It was nothing if not a controversial campaign, and United were never out of the headlines for their brash and confrontational approach. This reached a hiatus in early November when Collins took his men to Everton for another ill-tempered battle against his former club.

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Collins: 'The clash at Goodison was one of the most ferocious games I ever played in for Leeds. The tackles were flying in and a section of fans threw their cushions in the field. The media blamed us, but some of the Everton players were going over the top time and again. The referee lost control. It was nasty and at times brutal. There were some horrendous challenges that day, but it was not in our nature to turn the other cheek. The goal was crucial. I took a free kick and flipped one in boomph, Willie Bell scored with a header. A war of words followed, but eventually the dust settled. We knew that every game from then on would be judged more intensely than ever.'

With the regular spearhead, England international Alan Peacock, missing through injury until February, Don Revie's men were a team without stars, though it was clear who the leader was. Collins exhorted the entire team to give of their best and there was a reliance on everybody to contribute goals - Jim Storrie was the leading scorer with 16 but Albert Johanneson, Jack Charlton and Collins contributed nine apiece. None of Bobby's was more important than the one he netted on 5 December against Manchester United, Leeds' main rivals for the title. It was the only goal of the game.

Rob Bagchi and Paul Rogerson: 'How far ahead of its time this team was - the modernism of their methods and the crowd reactions they provoked - is highlighted by Leeds' visit to Old Trafford Leeds United were the future of football, the trailblazers of the now ubiquitous 'professionalism'. No wonder they perturbed so many people.

'Other teams had been just as unpopular with opposition supporters, but what made this Leeds side so uniquely loathed was how much they managed to rile opposition players. George Best gives a good example from that Old Trafford encounter of their adventurous aggression: "As the two teams walked down the tunnel, I felt a terrific pain in my right calf as someone kicked me with brute force. I turned. It was Bobby Collins. 'And that's just for starters Bestie,' he said." Reprehensible, obviously, and entirely contrary to the spirit of the game, but one can't help being amused by the sheer audacity of the man - and the naked malevolence of the act.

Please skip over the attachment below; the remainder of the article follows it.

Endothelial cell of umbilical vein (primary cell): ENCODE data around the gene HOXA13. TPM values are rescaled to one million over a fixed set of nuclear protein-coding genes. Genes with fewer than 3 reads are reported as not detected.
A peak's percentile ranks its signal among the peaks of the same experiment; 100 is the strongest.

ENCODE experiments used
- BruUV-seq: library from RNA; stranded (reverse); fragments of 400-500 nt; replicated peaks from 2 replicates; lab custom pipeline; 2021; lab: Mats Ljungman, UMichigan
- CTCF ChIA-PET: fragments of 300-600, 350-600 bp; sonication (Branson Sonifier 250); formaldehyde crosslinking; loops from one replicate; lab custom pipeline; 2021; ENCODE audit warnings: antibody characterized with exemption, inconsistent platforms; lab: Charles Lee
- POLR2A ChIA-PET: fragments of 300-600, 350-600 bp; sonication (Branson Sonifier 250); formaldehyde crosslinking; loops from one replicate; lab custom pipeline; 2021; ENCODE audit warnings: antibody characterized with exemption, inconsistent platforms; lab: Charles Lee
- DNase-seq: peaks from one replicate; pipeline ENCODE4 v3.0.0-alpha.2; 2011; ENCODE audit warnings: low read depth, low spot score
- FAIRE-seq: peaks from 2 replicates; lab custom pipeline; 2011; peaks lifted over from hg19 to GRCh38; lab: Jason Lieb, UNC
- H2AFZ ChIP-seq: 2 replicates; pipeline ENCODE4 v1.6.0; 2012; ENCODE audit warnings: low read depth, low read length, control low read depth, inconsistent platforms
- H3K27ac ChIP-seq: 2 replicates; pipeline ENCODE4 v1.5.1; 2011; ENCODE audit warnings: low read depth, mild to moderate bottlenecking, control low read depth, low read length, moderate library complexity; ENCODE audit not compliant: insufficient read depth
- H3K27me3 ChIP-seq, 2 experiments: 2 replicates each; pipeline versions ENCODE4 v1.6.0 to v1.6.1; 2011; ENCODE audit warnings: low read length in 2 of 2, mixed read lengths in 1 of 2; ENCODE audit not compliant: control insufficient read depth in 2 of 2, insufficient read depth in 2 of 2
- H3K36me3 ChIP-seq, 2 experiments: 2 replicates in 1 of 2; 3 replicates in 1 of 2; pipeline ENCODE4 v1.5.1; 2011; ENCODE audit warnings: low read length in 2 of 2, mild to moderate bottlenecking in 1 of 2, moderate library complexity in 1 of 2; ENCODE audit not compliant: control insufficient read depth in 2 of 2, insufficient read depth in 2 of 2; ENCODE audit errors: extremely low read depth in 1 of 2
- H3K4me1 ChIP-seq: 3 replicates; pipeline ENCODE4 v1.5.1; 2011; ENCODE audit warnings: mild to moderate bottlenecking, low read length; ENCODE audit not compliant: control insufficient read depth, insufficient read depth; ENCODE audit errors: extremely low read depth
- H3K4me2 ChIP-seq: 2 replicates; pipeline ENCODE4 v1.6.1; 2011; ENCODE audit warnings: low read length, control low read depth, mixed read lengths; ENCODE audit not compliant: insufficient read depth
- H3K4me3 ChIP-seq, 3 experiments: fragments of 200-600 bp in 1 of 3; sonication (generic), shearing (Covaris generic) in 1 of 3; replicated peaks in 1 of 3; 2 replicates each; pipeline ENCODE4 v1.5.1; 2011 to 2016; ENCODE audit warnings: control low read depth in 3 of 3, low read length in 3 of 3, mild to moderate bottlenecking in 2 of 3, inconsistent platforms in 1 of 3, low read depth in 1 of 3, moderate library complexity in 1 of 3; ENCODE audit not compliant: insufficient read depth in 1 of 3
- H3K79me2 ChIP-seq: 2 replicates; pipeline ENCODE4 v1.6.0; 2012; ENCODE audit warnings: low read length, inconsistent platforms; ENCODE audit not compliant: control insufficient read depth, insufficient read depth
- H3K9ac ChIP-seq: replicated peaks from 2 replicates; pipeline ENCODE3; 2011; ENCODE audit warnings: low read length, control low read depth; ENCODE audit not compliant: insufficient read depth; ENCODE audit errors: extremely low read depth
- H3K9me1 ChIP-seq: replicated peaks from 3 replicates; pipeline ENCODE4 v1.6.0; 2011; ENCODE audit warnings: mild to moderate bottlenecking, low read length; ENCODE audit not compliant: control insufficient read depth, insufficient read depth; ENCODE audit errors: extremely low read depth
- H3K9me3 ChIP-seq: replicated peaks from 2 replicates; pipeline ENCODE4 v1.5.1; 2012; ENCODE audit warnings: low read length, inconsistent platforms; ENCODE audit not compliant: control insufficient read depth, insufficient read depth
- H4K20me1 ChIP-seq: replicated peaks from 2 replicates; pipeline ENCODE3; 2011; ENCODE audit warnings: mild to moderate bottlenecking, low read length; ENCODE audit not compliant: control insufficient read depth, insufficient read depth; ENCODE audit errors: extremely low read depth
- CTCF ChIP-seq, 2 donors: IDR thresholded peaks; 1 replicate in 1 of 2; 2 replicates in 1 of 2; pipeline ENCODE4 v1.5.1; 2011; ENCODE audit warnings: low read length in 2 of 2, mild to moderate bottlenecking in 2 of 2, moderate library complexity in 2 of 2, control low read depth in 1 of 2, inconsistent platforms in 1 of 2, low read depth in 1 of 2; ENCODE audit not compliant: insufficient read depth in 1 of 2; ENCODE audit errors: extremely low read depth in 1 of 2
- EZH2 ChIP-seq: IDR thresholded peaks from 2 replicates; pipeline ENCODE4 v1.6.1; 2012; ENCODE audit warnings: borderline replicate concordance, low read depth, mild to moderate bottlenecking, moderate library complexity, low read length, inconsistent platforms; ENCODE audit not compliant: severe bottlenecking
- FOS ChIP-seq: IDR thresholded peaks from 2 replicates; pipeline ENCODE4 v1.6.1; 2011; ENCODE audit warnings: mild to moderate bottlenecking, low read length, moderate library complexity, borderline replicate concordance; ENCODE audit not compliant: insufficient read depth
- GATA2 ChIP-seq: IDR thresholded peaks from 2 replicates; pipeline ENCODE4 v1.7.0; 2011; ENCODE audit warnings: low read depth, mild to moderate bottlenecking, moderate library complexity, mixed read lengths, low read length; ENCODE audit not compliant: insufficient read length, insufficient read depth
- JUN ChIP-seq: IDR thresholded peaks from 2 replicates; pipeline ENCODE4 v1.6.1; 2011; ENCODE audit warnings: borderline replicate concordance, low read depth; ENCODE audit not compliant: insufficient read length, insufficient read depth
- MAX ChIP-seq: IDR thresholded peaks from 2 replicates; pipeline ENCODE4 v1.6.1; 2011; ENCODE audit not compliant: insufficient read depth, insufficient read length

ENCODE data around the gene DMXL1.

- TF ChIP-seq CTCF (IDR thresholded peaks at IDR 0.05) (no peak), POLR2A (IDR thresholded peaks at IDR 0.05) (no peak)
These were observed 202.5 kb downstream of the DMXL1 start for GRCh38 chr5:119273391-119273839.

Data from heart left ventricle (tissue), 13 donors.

'Over the next five years, as Manchester United conquered Europe and George Best was at his peak, he tore countless teams to shreds, but for all his sublime ability he never once dominated a game against Leeds United. It wasn't because Best was physically frightened by Leeds, simply that Leeds were prepared to use every weapon at their disposal to stop him playing, whether physical, psychological, tactical or, like the tunnel assault, borderline criminal.

'But it wasn't a cowardly approach. Nobby Stiles, Best's protector-in-chief, took his team mate's revenge. "Every time you come down our right-hand side and kick George, you filthy bastard," he shouted at Collins, slamming him into the perimeter wall in a forceful tackle, "I'm going to friggin' well hit you like that, only harder." Collins got up to score the only goal of the game. He had started it, taken the retribution as fair punishment, continued to hound Best despite Stiles' injunctions and still led his team to maximum points. That was the hyperactiveCollins with the Footballer of the Year award he won in May 1965, becoming both the first Scot and the first Leeds player to do so impudence that came to characterise Revie's Leeds.'

For all the violence and spite, Bobby Collins was also a superb footballer and he was receiving rave reviews whenever he played. Even the men from Manchester acknowledged his impact.

Denis Law: 'Captaincy has been good for Bobby Collins. On the field today he is very much the general. All the time he is encouraging his team, urging them on, dictating the pattern. He wants the ball all the time, wants to dictate the style. His is flash and bustle, a wee pirate of a man. To look at Bobby Collins you'd expect him to play it close, delicate flicks and the like. Yet I know of no one who makes better use of the long ball to the wing. He can hit them too. Part of his secret is that he combines the long and the short ball so well that you never quite know what to expect. He is not as fast as he used to be, but he compensates for this with added experience and skill. Today I would rate him in the top six inside-forwards in Britain.'

Matt Busby: 'Whenever I see Bobby Collins of Leeds United, I realise that the little un can still be a giant on the field. The wee inside-forward has done more than any Leeds player to lift the club from the depths of the Second Division to the heights of the First. He looks a happy player. He is always a tremendous worker, he paces it well, he is inspiring to younger players and patient with them, too. If young players are impetuous, he calms them down with a word of advice. If they need pepping up, he will do that nicely too. Bobby shirks nothing; they never come too big for him, but it is his football brain that makes him invaluable. He sees things before they happen as all great players do, or he changes the face of the game with one sharp move.'